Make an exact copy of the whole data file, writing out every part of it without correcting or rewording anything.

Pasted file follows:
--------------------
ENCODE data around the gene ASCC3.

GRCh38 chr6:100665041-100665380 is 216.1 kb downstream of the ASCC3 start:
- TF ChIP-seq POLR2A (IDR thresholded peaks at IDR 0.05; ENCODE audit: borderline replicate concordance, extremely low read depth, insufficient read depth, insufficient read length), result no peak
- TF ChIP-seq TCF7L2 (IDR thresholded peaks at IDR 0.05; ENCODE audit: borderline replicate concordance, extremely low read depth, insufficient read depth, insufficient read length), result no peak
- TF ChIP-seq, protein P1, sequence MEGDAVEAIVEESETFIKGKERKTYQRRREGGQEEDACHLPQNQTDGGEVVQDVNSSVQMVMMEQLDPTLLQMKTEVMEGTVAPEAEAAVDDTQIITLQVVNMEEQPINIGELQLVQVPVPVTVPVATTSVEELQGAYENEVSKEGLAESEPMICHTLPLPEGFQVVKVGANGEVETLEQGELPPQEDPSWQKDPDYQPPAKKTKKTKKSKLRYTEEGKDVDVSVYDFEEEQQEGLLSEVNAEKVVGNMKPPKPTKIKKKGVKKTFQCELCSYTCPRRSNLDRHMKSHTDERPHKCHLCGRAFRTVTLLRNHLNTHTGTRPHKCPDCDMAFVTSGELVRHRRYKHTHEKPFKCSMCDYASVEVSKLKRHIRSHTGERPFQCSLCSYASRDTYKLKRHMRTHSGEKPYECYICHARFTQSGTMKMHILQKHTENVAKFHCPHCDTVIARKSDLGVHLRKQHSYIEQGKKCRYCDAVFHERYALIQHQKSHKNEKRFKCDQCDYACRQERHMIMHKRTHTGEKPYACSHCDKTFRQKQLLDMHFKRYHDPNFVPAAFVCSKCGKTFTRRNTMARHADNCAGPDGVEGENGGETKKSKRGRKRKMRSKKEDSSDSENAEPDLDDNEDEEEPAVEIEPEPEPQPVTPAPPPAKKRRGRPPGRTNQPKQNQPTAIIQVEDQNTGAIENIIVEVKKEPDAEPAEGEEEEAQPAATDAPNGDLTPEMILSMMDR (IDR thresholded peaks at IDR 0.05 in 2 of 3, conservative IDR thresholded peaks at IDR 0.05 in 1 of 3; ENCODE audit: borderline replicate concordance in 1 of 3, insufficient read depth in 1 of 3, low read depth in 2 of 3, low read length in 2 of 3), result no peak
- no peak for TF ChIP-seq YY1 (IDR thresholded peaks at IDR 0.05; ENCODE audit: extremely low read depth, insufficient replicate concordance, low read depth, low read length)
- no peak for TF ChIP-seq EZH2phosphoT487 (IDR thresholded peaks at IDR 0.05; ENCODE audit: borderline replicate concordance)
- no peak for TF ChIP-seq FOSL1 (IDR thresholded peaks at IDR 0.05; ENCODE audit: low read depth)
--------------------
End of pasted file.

ENCODE data around the gene ASCC3.

GRCh38 chr6:100665041-100665380 is 216.1 kb downstream of the ASCC3 start:
- TF ChIP-seq POLR2A (IDR thresholded peaks at IDR 0.05; ENCODE audit: borderline replicate concordance, extremely low read depth, insufficient read depth, insufficient read length), result no peak
- TF ChIP-seq TCF7L2 (IDR thresholded peaks at IDR 0.05; ENCODE audit: borderline replicate concordance, extremely low read depth, insufficient read depth, insufficient read length), result no peak
- TF ChIP-seq, protein P1, sequence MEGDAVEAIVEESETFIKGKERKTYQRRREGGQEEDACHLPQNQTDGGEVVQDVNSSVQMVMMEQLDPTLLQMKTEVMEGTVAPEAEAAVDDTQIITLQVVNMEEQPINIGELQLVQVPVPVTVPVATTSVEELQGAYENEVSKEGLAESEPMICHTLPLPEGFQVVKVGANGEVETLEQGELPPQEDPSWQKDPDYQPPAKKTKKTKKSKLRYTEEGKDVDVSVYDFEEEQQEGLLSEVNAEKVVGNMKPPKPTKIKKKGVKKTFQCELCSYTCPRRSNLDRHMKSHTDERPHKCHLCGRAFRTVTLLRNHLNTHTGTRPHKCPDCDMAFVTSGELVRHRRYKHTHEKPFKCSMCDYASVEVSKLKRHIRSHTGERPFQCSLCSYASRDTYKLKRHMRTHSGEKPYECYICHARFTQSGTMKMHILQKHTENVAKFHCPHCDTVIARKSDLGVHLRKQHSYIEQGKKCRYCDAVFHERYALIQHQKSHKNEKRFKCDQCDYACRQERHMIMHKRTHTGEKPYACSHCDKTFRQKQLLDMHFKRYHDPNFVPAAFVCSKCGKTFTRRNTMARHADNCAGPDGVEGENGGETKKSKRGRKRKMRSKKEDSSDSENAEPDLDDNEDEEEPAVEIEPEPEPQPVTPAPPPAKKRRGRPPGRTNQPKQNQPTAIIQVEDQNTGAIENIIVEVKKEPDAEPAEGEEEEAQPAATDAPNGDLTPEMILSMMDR (IDR thresholded peaks at IDR 0.05 in 2 of 3, conservative IDR thresholded peaks at IDR 0.05 in 1 of 3; ENCODE audit: borderline replicate concordance in 1 of 3, insufficient read depth in 1 of 3, low read depth in 2 of 3, low read length in 2 of 3), result no peak
- no peak for TF ChIP-seq YY1 (IDR thresholded peaks at IDR 0.05; ENCODE audit: extremely low read depth, insufficient replicate concordance, low read depth, low read length)
- no peak for TF ChIP-seq EZH2phosphoT487 (IDR thresholded peaks at IDR 0.05; ENCODE audit: borderline replicate concordance)
- no peak for TF ChIP-seq FOSL1 (IDR thresholded peaks at IDR 0.05; ENCODE audit: low read depth)